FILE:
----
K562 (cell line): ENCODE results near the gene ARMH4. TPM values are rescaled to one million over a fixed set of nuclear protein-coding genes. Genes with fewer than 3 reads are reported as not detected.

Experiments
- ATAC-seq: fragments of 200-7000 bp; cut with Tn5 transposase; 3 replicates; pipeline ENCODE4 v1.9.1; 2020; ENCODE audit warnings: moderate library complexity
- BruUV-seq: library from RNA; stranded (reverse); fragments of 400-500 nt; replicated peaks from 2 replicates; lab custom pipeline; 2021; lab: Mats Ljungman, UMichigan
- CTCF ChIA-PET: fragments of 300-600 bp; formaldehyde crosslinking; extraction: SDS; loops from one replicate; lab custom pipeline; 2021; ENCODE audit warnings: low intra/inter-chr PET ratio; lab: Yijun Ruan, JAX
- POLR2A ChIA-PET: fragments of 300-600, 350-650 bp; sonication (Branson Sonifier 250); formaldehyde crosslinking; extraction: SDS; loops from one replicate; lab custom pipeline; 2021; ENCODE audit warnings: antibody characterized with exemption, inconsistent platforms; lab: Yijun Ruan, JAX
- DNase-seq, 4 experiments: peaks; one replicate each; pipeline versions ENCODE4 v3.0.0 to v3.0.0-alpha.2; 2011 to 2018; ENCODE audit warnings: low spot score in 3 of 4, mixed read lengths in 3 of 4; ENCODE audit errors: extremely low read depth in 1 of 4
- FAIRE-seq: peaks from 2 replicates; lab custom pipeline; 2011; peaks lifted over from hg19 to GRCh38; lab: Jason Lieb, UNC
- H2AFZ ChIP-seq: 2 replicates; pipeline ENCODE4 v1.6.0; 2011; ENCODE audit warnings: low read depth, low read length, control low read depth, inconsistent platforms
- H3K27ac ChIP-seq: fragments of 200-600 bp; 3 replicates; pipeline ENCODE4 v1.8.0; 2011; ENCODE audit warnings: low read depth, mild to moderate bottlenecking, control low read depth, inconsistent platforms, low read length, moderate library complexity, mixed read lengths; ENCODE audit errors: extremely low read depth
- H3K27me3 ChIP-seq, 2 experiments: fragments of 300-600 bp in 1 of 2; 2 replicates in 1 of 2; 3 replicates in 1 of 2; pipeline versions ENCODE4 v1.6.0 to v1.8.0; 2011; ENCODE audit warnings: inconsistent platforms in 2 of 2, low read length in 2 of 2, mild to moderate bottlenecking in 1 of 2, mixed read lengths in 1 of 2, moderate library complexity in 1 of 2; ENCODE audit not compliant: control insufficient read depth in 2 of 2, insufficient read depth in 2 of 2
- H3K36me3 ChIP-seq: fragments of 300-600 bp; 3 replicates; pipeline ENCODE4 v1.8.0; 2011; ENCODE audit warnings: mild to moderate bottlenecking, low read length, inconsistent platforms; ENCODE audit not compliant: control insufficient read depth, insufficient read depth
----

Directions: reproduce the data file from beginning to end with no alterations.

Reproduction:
K562 (cell line): ENCODE results near the gene ARMH4. TPM values are rescaled to one million over a fixed set of nuclear protein-coding genes. Genes with fewer than 3 reads are reported as not detected.

Experiments
- ATAC-seq: fragments of 200-7000 bp; cut with Tn5 transposase; 3 replicates; pipeline ENCODE4 v1.9.1; 2020; ENCODE audit warnings: moderate library complexity
- BruUV-seq: library from RNA; stranded (reverse); fragments of 400-500 nt; replicated peaks from 2 replicates; lab custom pipeline; 2021; lab: Mats Ljungman, UMichigan
- CTCF ChIA-PET: fragments of 300-600 bp; formaldehyde crosslinking; extraction: SDS; loops from one replicate; lab custom pipeline; 2021; ENCODE audit warnings: low intra/inter-chr PET ratio; lab: Yijun Ruan, JAX
- POLR2A ChIA-PET: fragments of 300-600, 350-650 bp; sonication (Branson Sonifier 250); formaldehyde crosslinking; extraction: SDS; loops from one replicate; lab custom pipeline; 2021; ENCODE audit warnings: antibody characterized with exemption, inconsistent platforms; lab: Yijun Ruan, JAX
- DNase-seq, 4 experiments: peaks; one replicate each; pipeline versions ENCODE4 v3.0.0 to v3.0.0-alpha.2; 2011 to 2018; ENCODE audit warnings: low spot score in 3 of 4, mixed read lengths in 3 of 4; ENCODE audit errors: extremely low read depth in 1 of 4
- FAIRE-seq: peaks from 2 replicates; lab custom pipeline; 2011; peaks lifted over from hg19 to GRCh38; lab: Jason Lieb, UNC
- H2AFZ ChIP-seq: 2 replicates; pipeline ENCODE4 v1.6.0; 2011; ENCODE audit warnings: low read depth, low read length, control low read depth, inconsistent platforms
- H3K27ac ChIP-seq: fragments of 200-600 bp; 3 replicates; pipeline ENCODE4 v1.8.0; 2011; ENCODE audit warnings: low read depth, mild to moderate bottlenecking, control low read depth, inconsistent platforms, low read length, moderate library complexity, mixed read lengths; ENCODE audit errors: extremely low read depth
- H3K27me3 ChIP-seq, 2 experiments: fragments of 300-600 bp in 1 of 2; 2 replicates in 1 of 2; 3 replicates in 1 of 2; pipeline versions ENCODE4 v1.6.0 to v1.8.0; 2011; ENCODE audit warnings: inconsistent platforms in 2 of 2, low read length in 2 of 2, mild to moderate bottlenecking in 1 of 2, mixed read lengths in 1 of 2, moderate library complexity in 1 of 2; ENCODE audit not compliant: control insufficient read depth in 2 of 2, insufficient read depth in 2 of 2
- H3K36me3 ChIP-seq: fragments of 300-600 bp; 3 replicates; pipeline ENCODE4 v1.8.0; 2011; ENCODE audit warnings: mild to moderate bottlenecking, low read length, inconsistent platforms; ENCODE audit not compliant: control insufficient read depth, insufficient read depth